In this report I plan to discuss the geological event of volcanic eruptions and the disasters they cause. To me, this is a fascinating topic and timely seeing how the 19th anniversary of the eruption of Mt. St. Helens is upon us. I hope to inform people of the mass destruction that is caused by the eruption of a volcano. The scope of my report will be limited to: 1) describing what comes out of a volcano, 2) explaining the seven different types of volcanoes, 3) explaining the five types of volcanic eruptions, and 4) explaining the disasters they can cause people.
The procedure for completing this report first started by watching educational television programs that featured volcanoes and the upcoming anniversary of the eruption of Mt. St. Helens. From there, I decided that the topic of volcanoes would be a good subject for my analytical report. Then I began my research, first looking online for websites that contained information and pictures of volcanoes. After this, I looked for publications about volcanoes in the library, finding many books that pertained to my topic.
Having an abundance of data, I began to sort through all of it and found what I thought to be the most informative. I then prepared an outline of the subjects I wanted to write about and arranged the data and visuals to fit my outline. And of course from there, I began to write this report using the technical writing methods taught during lecture and described in the book. If we look through volcanoes we can view the interior of the earth. More than just lava flows are spewed out of volcanoes when they erupt.
The three main components that erupt out of a volcano are: lava, ash, and bombs. When all three of these components lump together, the solid fragments are called pyroclastics. Pyroclastic rocks can be erupted in two different ways: they can be airfall deposits or pyroclastic flows. There are seven different types of volcanoes: Submarine volcanoes; Ridges and vents; Shield volcanoes; Lava plateaus and Flood basalts; Lave domes; Composite volcanoes; Cinder and Scoria cones; and Calderas.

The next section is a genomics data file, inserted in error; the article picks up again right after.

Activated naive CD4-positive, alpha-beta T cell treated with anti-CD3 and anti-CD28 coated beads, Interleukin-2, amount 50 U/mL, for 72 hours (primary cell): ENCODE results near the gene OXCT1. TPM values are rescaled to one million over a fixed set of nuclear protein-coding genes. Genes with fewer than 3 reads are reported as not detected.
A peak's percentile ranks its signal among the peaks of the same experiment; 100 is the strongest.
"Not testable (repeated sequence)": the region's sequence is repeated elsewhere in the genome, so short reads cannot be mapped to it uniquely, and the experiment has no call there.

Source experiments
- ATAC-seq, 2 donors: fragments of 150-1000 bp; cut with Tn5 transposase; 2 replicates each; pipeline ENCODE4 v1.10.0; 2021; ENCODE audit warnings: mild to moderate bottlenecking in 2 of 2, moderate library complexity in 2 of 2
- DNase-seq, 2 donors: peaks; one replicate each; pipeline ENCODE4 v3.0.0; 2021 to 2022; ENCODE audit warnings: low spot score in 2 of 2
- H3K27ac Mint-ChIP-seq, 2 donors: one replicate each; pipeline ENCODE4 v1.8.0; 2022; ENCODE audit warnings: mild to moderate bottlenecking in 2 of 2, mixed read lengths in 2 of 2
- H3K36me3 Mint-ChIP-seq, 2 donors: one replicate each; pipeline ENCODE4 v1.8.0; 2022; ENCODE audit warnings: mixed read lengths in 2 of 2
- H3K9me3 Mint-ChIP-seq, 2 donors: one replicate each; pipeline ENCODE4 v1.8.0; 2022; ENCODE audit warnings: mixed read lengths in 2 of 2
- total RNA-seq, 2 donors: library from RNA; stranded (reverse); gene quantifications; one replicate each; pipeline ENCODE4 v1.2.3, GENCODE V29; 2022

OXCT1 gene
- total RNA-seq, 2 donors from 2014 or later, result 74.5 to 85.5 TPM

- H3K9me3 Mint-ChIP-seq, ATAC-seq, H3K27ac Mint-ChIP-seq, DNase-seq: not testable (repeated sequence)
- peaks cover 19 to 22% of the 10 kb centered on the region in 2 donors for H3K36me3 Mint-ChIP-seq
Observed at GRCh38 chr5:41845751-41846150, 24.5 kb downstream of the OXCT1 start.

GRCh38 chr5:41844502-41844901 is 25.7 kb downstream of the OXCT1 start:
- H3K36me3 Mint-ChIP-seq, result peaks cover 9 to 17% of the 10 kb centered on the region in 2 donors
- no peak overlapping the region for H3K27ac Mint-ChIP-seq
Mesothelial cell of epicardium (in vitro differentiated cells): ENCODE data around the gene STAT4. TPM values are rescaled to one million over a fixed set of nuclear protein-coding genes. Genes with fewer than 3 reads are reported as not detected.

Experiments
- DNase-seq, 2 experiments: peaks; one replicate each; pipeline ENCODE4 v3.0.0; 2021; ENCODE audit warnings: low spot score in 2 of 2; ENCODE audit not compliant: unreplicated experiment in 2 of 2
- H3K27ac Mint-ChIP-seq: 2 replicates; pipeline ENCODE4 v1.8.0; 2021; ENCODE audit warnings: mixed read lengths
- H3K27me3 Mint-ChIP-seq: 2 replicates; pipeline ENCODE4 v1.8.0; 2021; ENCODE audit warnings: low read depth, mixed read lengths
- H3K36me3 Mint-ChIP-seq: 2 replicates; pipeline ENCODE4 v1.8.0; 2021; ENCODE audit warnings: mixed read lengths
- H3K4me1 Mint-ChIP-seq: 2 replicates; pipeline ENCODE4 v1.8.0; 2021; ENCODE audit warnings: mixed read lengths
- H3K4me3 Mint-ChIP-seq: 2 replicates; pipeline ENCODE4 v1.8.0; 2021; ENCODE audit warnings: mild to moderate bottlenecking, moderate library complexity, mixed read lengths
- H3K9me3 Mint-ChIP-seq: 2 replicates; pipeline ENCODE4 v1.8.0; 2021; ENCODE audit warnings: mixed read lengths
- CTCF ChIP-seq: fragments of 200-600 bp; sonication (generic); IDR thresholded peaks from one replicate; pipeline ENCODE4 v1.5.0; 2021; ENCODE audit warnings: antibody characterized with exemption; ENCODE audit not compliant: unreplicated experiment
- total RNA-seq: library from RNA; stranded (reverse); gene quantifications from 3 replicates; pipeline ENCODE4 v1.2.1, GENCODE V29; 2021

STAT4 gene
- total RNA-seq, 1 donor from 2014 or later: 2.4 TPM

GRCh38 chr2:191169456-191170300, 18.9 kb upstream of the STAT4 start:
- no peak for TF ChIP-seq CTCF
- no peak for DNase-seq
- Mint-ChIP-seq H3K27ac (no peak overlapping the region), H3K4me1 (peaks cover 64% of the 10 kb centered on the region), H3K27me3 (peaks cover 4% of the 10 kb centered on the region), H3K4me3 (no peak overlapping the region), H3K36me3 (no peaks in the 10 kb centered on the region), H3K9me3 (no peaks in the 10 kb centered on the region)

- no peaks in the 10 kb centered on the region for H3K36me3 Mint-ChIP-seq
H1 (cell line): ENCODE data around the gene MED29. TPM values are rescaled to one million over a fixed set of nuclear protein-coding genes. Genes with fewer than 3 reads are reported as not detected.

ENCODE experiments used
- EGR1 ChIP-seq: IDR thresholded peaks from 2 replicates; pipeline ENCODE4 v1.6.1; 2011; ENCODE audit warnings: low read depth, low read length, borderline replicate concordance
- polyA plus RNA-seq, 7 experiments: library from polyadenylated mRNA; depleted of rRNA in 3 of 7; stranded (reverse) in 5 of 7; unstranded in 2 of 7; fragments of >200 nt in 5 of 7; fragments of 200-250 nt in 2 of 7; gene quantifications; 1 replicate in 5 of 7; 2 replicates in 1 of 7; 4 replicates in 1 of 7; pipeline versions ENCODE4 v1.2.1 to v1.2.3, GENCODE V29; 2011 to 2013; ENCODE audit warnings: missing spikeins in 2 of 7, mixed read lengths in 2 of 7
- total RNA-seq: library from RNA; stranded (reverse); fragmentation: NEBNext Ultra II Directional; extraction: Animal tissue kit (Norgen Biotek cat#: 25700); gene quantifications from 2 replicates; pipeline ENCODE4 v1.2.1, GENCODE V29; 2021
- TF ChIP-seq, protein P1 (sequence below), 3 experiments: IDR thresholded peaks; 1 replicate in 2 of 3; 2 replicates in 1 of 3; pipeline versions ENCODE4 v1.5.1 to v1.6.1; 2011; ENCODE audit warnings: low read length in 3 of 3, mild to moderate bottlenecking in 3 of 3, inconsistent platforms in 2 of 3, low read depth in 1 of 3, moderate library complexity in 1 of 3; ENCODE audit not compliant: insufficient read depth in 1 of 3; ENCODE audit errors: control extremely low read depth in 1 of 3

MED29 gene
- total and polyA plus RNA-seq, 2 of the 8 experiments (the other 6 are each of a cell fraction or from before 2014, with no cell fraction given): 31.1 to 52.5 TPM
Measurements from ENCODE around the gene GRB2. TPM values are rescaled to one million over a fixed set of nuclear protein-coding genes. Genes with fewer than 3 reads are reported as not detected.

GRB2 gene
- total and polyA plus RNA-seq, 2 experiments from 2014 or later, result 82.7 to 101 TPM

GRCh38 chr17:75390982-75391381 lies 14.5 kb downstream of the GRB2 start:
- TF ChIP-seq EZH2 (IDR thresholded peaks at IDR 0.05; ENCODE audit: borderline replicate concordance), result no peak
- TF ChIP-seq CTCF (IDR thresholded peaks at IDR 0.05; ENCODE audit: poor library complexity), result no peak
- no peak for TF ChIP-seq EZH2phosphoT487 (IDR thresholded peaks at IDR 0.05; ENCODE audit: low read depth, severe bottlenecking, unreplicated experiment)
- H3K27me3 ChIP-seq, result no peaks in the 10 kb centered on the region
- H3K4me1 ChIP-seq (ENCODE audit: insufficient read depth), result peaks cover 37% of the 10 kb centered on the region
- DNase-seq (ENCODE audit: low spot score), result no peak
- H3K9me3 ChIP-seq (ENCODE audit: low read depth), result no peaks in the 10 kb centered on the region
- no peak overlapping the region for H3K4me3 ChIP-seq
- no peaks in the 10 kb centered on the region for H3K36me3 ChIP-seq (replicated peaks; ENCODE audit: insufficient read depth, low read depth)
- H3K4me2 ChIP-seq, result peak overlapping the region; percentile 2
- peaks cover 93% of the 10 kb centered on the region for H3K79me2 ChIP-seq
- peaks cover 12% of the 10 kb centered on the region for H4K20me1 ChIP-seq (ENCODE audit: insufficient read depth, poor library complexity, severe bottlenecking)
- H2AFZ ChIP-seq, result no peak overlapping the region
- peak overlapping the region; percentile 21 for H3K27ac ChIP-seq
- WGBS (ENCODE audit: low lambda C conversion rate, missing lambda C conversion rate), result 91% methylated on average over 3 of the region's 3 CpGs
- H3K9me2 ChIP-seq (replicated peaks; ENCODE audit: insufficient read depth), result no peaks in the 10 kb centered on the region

Each of these volcanoes is found in different geographical locations and have different eruptions. Along with different types of volcanoes, there are also different types of eruptions. The five eruption types are: Pelean, Vulcanian, Strombolian, Hawaiian, and Icelandic. These volcanoes have different levels of explosiveness, and their eruptions occur due to their geographic location. A volcanic hazard is destructive natural process that has a probability of reoccurring.
Losses from volcanoes include: people’s lives, property, livestock, and the productive capacity of the area. The factors of predicting volcanic activity are: the longer a volcano is inactive, the greater the chances are for it to become active; eruptive behavior may change with time; and some hazards are indirectly related to an eruption, making it difficult to forecast. Being informed of volcanoes in your area and knowing cautionary steps can save your life. Volcanoes are dark windows to the interior of the Earth (Decker 104).